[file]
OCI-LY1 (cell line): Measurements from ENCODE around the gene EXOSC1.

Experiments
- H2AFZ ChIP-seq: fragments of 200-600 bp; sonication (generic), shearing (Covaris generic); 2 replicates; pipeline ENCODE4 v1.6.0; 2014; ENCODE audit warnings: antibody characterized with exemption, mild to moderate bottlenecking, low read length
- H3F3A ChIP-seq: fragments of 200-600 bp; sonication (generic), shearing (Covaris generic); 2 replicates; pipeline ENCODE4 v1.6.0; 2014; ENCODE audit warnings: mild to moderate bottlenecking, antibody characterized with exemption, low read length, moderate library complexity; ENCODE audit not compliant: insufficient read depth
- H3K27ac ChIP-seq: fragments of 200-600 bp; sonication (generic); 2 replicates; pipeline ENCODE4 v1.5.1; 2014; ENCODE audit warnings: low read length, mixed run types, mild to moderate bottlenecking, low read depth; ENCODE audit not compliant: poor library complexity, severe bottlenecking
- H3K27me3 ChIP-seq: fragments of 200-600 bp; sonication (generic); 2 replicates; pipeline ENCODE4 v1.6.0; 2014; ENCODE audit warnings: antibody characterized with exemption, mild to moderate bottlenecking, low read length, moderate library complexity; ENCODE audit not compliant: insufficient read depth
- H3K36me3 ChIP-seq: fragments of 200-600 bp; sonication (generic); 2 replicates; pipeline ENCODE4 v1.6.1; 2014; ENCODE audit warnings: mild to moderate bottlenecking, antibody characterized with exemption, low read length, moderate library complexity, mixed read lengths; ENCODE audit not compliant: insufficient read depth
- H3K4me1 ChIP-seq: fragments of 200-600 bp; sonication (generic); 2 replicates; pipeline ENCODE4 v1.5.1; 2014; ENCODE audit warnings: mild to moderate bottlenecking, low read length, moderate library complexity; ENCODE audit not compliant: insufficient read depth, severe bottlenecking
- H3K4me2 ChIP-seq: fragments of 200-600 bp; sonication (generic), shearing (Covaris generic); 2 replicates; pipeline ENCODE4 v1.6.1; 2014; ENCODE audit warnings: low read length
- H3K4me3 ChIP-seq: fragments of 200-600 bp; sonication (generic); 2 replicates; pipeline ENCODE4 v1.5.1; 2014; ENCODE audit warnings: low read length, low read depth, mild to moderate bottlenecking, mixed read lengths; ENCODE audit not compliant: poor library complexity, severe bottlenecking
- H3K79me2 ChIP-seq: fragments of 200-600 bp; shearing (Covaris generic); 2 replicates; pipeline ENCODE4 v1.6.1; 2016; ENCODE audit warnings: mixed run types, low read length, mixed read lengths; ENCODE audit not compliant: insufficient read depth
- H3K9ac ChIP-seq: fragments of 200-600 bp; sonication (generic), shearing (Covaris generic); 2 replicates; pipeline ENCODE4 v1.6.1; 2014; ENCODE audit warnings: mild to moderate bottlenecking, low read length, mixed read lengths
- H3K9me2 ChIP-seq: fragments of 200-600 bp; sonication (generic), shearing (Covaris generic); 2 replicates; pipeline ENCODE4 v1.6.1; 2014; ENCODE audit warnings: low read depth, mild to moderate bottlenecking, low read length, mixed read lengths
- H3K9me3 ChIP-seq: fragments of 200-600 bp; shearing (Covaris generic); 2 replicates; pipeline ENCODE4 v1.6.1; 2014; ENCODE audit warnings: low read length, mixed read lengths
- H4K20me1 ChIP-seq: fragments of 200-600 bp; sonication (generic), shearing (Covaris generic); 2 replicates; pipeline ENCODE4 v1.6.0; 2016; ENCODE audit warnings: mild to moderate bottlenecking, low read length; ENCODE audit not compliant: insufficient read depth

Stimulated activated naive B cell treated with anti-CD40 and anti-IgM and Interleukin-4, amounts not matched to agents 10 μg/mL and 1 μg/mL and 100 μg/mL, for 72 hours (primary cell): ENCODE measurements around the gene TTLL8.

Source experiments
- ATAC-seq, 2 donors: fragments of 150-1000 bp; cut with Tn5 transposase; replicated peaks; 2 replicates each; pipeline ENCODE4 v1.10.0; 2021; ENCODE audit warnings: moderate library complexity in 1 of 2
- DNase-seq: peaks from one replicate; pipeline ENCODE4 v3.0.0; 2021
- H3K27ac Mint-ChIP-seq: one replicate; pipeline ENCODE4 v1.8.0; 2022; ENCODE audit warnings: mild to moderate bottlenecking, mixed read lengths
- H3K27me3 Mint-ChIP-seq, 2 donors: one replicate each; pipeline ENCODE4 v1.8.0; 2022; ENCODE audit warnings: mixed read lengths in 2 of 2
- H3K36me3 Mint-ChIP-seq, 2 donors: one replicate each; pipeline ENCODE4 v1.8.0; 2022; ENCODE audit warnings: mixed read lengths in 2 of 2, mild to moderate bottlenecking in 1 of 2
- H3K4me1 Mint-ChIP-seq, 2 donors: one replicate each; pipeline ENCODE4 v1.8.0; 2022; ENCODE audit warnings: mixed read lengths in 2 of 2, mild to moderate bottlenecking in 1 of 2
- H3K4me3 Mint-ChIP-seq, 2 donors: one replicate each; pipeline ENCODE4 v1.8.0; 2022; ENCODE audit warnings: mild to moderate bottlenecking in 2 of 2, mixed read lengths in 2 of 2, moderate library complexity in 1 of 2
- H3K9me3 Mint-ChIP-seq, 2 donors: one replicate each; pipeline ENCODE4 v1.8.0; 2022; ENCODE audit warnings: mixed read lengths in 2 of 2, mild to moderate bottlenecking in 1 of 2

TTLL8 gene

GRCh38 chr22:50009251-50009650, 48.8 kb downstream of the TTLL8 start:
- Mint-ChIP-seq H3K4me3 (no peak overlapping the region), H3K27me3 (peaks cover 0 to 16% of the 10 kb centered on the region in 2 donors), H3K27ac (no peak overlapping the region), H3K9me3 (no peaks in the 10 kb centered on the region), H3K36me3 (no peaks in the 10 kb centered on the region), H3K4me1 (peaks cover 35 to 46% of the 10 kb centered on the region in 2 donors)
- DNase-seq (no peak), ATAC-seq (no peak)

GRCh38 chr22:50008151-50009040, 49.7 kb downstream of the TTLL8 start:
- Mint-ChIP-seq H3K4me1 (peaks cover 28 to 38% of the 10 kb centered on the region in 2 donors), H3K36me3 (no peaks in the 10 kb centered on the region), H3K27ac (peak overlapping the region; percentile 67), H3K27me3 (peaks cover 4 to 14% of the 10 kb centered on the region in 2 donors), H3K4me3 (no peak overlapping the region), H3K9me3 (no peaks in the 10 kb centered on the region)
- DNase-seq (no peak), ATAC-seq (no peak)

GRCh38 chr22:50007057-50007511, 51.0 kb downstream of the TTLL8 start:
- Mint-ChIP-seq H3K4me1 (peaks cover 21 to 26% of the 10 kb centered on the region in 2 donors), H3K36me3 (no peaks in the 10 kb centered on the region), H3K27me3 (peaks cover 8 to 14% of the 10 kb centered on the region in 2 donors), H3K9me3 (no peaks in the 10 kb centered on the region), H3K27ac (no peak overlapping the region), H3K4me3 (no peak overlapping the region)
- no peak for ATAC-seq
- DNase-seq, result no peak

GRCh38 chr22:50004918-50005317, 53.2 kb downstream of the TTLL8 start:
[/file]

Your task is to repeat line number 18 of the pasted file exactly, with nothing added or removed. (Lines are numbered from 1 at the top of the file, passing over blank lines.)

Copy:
- ATAC-seq, 2 donors: fragments of 150-1000 bp; cut with Tn5 transposase; replicated peaks; 2 replicates each; pipeline ENCODE4 v1.10.0; 2021; ENCODE audit warnings: moderate library complexity in 1 of 2